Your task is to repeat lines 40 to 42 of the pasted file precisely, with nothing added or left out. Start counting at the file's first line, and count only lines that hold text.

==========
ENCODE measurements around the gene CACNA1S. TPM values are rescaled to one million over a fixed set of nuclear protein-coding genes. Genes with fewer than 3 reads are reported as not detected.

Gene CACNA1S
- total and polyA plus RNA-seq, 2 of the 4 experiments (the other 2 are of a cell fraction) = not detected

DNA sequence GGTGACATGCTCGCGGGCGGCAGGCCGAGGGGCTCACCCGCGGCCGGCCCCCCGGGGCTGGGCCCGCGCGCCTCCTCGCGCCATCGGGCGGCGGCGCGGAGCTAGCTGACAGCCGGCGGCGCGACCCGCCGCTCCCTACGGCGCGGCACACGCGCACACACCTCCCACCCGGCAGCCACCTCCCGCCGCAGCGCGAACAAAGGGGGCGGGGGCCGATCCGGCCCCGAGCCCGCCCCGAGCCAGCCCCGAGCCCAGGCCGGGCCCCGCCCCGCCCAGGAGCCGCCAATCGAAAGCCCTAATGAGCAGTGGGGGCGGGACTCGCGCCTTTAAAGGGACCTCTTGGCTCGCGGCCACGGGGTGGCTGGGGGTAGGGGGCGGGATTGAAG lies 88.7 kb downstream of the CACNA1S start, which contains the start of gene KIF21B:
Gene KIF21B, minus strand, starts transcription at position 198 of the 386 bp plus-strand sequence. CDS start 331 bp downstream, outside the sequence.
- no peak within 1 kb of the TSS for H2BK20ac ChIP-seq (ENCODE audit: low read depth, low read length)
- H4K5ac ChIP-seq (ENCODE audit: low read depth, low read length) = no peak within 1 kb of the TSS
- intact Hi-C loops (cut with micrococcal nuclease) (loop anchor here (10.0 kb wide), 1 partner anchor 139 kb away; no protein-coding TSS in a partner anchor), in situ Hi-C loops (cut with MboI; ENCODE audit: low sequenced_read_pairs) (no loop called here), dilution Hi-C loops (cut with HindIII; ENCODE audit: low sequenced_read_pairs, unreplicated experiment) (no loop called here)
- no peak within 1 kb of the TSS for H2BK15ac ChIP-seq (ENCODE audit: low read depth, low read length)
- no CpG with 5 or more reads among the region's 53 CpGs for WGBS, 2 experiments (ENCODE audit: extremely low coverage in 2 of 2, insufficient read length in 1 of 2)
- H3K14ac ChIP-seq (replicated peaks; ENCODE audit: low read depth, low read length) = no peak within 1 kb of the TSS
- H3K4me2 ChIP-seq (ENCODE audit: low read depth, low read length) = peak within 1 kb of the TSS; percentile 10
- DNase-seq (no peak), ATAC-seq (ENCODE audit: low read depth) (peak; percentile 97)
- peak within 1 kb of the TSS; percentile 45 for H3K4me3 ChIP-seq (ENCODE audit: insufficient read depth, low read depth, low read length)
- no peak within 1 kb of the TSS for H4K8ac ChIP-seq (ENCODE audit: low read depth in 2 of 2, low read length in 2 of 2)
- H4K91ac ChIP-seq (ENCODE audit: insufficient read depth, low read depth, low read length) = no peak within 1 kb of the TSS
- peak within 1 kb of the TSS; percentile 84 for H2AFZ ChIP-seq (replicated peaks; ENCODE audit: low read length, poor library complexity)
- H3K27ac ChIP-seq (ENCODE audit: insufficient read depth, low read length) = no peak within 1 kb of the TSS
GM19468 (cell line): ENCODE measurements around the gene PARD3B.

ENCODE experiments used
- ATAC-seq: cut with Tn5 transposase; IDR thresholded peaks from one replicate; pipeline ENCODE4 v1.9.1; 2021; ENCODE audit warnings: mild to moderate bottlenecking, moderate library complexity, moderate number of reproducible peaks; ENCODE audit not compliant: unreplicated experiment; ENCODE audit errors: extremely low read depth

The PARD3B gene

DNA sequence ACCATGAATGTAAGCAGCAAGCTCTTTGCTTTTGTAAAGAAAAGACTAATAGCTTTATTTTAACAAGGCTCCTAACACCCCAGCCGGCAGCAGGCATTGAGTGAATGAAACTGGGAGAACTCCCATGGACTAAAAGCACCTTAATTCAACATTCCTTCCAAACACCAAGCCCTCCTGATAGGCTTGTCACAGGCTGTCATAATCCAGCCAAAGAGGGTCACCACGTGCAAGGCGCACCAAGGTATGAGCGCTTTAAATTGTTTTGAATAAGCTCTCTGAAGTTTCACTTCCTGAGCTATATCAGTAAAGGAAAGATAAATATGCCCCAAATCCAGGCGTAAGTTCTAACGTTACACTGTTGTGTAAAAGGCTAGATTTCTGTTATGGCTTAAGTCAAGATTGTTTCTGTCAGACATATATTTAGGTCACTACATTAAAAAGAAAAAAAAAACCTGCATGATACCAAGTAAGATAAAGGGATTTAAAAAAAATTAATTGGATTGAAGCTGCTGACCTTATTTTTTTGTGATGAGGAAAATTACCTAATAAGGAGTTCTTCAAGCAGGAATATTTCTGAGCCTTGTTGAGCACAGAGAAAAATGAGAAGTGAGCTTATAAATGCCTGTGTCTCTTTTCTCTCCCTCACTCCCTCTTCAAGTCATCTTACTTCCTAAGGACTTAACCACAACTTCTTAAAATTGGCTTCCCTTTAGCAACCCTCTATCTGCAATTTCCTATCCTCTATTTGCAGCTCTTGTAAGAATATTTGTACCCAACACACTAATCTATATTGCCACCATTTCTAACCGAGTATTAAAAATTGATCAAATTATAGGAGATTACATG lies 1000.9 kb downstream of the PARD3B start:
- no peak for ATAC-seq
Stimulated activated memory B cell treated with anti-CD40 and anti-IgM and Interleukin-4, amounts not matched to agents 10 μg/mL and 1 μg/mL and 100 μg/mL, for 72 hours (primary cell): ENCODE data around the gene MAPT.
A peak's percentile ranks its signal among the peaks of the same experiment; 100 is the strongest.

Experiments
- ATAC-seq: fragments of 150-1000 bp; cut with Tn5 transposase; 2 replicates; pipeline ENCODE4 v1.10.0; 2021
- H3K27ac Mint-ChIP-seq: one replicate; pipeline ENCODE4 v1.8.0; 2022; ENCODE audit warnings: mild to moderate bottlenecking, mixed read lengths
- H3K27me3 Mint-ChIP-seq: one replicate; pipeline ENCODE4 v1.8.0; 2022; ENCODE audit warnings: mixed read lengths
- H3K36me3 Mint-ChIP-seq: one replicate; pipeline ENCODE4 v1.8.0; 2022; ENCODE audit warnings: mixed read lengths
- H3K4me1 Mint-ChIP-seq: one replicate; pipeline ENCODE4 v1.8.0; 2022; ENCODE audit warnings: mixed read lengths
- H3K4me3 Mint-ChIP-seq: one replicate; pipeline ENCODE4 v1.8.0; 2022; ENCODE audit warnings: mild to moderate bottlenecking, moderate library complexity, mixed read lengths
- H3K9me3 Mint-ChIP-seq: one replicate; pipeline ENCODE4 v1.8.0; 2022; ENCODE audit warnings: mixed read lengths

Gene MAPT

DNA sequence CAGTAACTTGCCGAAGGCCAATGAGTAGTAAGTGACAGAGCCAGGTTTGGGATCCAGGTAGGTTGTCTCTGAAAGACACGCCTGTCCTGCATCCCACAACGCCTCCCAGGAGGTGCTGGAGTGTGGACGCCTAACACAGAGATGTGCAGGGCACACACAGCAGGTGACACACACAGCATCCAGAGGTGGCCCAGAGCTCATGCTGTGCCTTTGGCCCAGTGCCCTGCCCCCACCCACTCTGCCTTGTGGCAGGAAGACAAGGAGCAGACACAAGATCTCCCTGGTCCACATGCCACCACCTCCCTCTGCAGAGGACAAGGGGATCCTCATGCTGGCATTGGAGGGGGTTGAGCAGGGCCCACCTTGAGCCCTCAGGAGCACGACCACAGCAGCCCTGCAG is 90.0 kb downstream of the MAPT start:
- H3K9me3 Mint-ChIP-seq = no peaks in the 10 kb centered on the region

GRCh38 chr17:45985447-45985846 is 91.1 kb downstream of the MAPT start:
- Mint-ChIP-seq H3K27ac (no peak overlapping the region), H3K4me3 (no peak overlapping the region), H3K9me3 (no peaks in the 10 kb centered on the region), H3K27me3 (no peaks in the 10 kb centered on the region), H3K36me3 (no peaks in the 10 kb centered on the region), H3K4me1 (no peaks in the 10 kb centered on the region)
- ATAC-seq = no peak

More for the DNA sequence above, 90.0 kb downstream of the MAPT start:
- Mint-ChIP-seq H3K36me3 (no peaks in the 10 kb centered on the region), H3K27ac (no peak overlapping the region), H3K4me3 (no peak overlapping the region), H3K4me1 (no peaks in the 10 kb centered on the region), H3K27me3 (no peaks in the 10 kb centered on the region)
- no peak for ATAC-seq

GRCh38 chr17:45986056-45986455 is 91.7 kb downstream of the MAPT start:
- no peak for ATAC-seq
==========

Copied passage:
- ATAC-seq = no peak

More for the DNA sequence above, 90.0 kb downstream of the MAPT start:
- Mint-ChIP-seq H3K36me3 (no peaks in the 10 kb centered on the region), H3K27ac (no peak overlapping the region), H3K4me3 (no peak overlapping the region), H3K4me1 (no peaks in the 10 kb centered on the region), H3K27me3 (no peaks in the 10 kb centered on the region)